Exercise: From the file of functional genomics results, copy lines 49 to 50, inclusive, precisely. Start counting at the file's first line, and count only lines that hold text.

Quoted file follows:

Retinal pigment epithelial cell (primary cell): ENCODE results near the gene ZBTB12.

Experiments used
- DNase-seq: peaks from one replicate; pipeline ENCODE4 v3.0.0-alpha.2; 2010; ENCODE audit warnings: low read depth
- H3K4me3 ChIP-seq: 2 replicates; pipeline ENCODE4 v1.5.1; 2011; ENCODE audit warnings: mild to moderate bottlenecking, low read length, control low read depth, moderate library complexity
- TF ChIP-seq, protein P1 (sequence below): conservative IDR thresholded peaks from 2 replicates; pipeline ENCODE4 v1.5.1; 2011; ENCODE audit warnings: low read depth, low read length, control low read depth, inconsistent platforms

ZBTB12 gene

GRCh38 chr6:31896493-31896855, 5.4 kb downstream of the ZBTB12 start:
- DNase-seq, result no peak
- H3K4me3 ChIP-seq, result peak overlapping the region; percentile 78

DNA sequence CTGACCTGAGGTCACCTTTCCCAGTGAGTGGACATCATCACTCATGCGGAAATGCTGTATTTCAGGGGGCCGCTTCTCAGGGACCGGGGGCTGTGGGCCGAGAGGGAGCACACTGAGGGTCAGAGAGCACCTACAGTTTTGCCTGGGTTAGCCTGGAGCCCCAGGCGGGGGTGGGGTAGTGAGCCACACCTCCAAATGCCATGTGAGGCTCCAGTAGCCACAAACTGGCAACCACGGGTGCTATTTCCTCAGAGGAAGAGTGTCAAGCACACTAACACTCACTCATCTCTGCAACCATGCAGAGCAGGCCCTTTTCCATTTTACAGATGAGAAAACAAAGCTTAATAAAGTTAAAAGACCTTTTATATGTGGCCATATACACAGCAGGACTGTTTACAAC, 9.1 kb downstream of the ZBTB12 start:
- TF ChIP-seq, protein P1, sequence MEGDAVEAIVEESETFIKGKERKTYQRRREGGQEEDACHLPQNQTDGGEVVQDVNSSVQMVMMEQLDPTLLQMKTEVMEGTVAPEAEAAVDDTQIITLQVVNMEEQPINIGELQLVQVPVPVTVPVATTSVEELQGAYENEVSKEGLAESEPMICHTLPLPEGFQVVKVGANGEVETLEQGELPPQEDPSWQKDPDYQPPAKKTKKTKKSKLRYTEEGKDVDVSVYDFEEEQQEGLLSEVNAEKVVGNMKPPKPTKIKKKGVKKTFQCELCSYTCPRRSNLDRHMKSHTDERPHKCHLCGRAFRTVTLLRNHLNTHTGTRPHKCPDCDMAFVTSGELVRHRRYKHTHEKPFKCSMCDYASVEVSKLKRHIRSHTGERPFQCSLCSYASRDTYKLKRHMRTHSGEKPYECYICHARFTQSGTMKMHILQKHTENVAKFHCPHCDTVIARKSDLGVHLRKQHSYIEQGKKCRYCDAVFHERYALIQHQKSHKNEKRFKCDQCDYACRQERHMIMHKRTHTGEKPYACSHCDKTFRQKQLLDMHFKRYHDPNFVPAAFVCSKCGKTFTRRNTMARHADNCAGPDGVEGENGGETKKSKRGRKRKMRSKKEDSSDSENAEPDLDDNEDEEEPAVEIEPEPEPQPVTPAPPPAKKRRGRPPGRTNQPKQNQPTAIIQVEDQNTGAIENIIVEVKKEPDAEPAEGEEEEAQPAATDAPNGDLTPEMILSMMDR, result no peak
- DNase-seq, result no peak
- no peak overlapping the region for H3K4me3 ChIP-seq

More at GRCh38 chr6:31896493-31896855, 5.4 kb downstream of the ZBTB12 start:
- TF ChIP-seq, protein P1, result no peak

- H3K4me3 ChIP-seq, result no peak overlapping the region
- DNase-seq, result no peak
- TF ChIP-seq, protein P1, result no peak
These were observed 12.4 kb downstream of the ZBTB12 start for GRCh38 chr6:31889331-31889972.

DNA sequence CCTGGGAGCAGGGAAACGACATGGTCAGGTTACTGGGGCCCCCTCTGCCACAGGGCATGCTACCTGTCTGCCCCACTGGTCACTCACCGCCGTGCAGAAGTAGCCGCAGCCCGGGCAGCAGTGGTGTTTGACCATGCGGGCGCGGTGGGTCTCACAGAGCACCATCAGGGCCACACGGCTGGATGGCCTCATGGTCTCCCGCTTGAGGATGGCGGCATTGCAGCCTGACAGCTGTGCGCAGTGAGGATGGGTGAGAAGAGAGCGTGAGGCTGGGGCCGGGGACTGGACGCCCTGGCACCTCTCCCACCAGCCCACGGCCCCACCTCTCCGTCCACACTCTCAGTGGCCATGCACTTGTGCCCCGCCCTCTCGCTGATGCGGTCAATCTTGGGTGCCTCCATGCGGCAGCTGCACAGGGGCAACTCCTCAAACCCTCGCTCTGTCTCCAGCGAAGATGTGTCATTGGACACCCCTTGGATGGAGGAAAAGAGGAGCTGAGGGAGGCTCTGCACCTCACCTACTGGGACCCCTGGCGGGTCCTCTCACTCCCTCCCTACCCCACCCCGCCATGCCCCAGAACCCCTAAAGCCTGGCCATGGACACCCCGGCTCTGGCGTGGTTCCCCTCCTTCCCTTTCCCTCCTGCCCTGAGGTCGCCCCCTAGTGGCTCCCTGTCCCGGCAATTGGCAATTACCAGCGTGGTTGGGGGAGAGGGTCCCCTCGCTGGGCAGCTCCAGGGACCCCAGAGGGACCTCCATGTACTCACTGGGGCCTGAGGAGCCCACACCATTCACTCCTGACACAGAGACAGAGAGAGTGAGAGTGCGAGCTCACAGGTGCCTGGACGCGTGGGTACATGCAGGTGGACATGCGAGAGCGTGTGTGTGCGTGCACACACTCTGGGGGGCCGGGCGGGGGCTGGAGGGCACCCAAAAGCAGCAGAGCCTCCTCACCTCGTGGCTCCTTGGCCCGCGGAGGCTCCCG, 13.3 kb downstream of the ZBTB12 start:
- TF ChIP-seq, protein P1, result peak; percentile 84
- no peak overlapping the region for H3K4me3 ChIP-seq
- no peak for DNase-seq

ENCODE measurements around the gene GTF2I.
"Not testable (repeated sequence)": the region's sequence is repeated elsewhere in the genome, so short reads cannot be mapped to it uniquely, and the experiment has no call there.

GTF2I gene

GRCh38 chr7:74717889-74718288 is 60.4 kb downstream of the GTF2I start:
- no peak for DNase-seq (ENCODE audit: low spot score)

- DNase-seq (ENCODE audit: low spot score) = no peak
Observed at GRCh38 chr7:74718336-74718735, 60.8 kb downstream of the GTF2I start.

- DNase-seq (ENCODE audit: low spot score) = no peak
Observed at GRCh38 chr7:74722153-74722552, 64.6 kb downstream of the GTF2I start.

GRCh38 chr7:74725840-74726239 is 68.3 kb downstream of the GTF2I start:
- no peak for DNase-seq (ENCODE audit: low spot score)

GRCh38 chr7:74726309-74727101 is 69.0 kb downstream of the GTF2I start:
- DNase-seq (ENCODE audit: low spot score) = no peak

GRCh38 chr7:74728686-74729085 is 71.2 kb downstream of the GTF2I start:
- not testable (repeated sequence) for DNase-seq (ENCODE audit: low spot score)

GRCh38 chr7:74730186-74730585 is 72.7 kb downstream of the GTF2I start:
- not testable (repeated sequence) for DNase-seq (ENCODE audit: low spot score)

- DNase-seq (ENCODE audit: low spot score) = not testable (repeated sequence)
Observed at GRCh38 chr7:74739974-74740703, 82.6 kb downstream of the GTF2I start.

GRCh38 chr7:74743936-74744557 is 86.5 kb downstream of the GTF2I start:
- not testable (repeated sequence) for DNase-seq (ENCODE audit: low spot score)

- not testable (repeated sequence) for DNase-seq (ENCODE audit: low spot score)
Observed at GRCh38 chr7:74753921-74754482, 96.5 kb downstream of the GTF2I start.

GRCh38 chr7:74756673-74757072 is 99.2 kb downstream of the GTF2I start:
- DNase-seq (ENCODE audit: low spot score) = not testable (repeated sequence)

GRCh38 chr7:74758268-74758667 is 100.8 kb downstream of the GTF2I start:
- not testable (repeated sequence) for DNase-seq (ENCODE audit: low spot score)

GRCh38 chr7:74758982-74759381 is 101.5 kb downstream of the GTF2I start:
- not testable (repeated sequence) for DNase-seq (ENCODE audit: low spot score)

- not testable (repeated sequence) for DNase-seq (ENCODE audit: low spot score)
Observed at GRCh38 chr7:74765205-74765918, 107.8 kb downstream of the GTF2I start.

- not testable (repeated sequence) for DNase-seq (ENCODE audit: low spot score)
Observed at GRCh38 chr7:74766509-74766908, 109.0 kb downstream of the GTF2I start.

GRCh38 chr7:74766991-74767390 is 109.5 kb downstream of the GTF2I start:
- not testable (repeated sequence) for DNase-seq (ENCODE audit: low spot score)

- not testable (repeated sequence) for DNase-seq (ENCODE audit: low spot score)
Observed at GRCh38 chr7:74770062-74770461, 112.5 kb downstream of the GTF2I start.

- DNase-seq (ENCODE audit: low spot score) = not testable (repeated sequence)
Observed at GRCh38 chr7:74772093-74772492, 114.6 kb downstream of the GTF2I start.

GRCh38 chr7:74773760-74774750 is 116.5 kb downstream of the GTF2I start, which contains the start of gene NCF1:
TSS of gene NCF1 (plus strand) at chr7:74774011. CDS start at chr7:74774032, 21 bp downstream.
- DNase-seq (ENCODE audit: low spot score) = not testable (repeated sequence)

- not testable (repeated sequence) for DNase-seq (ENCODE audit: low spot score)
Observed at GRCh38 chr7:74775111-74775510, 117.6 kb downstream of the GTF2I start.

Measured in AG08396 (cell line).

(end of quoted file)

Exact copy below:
GRCh38 chr7:74758268-74758667 is 100.8 kb downstream of the GTF2I start:
- not testable (repeated sequence) for DNase-seq (ENCODE audit: low spot score)